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aws rds create-option-group ^ --option-group-name tdehsm-option-group ^ --option-group-description "Option Group with TDE_HSM" ^ --engine-name oracle-ee ^ --major-engine-version 11.2

The output of the command should appear similar to the following example:

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OPTIONGROUP tdehsm-option-group oracle-ee 11.2 Option Group with TDE_HSM n

Once the option group has been created, you can use the following command to add the TDE_HSM option to the option group.

For Linux, OS X, or Unix:

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aws rds add-option-to-option-group \ --option-group-name tdehsm-option-group \ --option-name TDE_HSM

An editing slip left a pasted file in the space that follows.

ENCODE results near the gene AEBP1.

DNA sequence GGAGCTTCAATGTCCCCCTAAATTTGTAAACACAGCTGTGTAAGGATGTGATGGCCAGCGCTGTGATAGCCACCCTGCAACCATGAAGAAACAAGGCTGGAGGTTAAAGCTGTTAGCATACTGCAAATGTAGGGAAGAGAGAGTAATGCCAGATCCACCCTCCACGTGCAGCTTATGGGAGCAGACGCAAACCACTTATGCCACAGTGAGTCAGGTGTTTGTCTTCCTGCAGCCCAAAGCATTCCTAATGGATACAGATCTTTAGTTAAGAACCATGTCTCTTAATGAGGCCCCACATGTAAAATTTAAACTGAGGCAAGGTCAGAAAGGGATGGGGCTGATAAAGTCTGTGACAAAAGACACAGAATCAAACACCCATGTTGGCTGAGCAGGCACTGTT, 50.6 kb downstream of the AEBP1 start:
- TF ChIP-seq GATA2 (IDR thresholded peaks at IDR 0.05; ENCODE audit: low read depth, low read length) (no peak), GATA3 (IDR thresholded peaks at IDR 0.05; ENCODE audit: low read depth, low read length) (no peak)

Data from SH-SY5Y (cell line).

For Windows:

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aws rds add-option-to-option-group ^ --option-group-name tdehsm-option-group ^ --option-name TDE_HSM

The output of the command should appear similar to the following example:

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OPTION TDE_HSM y n Oracle Advanced Security - TDE with HSM

Adding the AWS CloudHSM Classic Parameters to an Oracle DB Instance

An Oracle Enterprise Edition DB instance that uses AWS CloudHSM Classic must have two new parameters added to the DB instance. The tde-credential-arn and tde-credential-password parameters are new parameters you must include when creating a new DB instance or when modifying an existing DB instance to use AWS CloudHSM Classic.

Creating a New Oracle DB Instance with Additional Parameters for AWS CloudHSM Classic

When creating a new DB instance to use with AWS CloudHSM Classic, there are several requirements:

  • You must include the option group that contains the TDE_HSM option